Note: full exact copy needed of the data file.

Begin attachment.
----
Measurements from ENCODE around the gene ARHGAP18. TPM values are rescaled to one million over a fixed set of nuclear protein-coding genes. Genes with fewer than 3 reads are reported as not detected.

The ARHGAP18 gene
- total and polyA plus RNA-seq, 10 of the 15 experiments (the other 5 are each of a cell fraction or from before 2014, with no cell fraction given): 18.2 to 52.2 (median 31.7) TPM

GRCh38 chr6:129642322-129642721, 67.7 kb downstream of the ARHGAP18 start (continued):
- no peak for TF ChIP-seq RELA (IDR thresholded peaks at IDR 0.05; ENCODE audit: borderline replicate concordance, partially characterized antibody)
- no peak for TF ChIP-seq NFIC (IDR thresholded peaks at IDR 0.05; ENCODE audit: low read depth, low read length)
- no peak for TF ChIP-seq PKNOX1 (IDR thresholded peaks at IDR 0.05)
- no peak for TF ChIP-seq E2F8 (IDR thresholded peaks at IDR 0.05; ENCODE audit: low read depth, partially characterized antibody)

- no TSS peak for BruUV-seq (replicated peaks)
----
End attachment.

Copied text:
Measurements from ENCODE around the gene ARHGAP18. TPM values are rescaled to one million over a fixed set of nuclear protein-coding genes. Genes with fewer than 3 reads are reported as not detected.

The ARHGAP18 gene
- total and polyA plus RNA-seq, 10 of the 15 experiments (the other 5 are each of a cell fraction or from before 2014, with no cell fraction given): 18.2 to 52.2 (median 31.7) TPM

GRCh38 chr6:129642322-129642721, 67.7 kb downstream of the ARHGAP18 start (continued):
- no peak for TF ChIP-seq RELA (IDR thresholded peaks at IDR 0.05; ENCODE audit: borderline replicate concordance, partially characterized antibody)
- no peak for TF ChIP-seq NFIC (IDR thresholded peaks at IDR 0.05; ENCODE audit: low read depth, low read length)
- no peak for TF ChIP-seq PKNOX1 (IDR thresholded peaks at IDR 0.05)
- no peak for TF ChIP-seq E2F8 (IDR thresholded peaks at IDR 0.05; ENCODE audit: low read depth, partially characterized antibody)

- no TSS peak for BruUV-seq (replicated peaks)